Question: If I need to give my wrists a break, what modifications might be available?
- Pushups: There are a few different options I tried with pushups. First of all, using a heavy set of weights (one weight in each hand) can help keep wrists more in line with your forearms. This may actually be more challenging since you are creating more distance between you and the mat. Another option is to use the barre for pushups starting in a similar position as the semi-pushup seat position. This has been a great option for me and still allows for taking different challenge options like pulsing one foot.
- Straight arm plank: One modification here is to stay in the forearm plank position instead of moving up to straight arms. Forearm planks still offer a great challenge and there is always the option to send your hands out in front of you for a deeper challenge. Another option is to use heavy weights under your hands, but I would only do this when you have both hands down and not for side planks. The side plank modification is to stay on your forearm which you will always see me do when on my right side.
- Tricep dips: Similar to pushups, using heavy weights in your hands is a great modification to keep wrists in line with your forearms. I began using weights for tricep dips and will probably continue to use weights. Not only has it helped my wrists, but it also helps me go even deeper in my tricep dips because I am lifted further off the ground. I have also had clients tell me that using weights has completely changed this part of class for them in a positive way. Give it a try sometime to change your routine a bit! One other option is to keep your seat on the ground with hands pressing into the mat and just focus on pressing your elbows back to flex the tricep muscle.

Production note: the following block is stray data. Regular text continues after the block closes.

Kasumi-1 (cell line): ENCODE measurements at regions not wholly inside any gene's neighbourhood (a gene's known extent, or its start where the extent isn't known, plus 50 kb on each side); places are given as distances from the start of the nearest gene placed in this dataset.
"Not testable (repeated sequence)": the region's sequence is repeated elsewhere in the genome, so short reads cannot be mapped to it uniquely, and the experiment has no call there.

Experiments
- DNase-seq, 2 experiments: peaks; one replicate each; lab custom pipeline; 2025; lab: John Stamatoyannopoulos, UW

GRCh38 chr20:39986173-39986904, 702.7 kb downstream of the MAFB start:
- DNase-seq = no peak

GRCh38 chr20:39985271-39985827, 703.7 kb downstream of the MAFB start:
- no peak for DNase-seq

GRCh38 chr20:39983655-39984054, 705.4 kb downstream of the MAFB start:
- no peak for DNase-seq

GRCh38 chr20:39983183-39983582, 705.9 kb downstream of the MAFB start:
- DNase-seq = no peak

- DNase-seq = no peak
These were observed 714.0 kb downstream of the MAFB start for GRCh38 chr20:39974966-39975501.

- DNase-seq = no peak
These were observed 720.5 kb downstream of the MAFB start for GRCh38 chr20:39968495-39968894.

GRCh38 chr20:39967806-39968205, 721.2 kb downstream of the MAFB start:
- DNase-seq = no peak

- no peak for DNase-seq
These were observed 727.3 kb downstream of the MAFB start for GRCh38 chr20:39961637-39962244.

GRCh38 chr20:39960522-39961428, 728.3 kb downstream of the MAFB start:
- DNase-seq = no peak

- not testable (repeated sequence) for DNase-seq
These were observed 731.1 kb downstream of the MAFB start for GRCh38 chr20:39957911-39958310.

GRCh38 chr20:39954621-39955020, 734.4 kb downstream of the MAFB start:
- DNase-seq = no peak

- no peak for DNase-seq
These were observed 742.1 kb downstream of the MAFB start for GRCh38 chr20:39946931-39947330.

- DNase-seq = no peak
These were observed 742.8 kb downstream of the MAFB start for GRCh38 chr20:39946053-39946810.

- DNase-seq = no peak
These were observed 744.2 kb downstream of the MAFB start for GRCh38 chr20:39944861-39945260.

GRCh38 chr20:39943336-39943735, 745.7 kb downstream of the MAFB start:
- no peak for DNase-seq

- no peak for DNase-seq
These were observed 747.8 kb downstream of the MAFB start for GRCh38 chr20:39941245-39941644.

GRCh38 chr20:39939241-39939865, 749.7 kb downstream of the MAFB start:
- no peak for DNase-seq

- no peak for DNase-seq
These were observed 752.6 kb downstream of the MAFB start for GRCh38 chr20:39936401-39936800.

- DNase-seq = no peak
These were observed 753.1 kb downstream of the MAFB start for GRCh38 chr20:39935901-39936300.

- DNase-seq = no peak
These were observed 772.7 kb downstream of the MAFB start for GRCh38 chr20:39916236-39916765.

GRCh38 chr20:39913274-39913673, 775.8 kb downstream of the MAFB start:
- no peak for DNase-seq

- Tabletop: This might be my favorite seat position so I am thrilled that there are so many options available to modify. First, you can use a heavy set of weights under your hands. Another option is to make fists with your hands instead of placing your hands flat on the mat. I tend to shy away from this option because I feel unstable. My favorite modification is to come down to my forearms. I find that it gives my wrists a break allowing me to really focus in on my seat and legs. The beauty of tabletop is that you do get some upper body work along with a killer seat burn, but we never want anyone to lose focus on their seat because of too much upper body distraction.
- Semi-pushup: If this position causes you any wrist pain, first ensure your wrists are staying in line with your forearms and are not bending. If it is still too much, modify with the standing bent knee position. You can still do the same combos but are standing up instead of leaning in to the barre. The only thing you miss out on is that added upper body bonus work!
Again, these are some tips that have helped me. If you have any questions please talk with your instructor as modifications are always available. Keep in mind that modifications may not make a position easier. A modification may indeed add an extra challenge!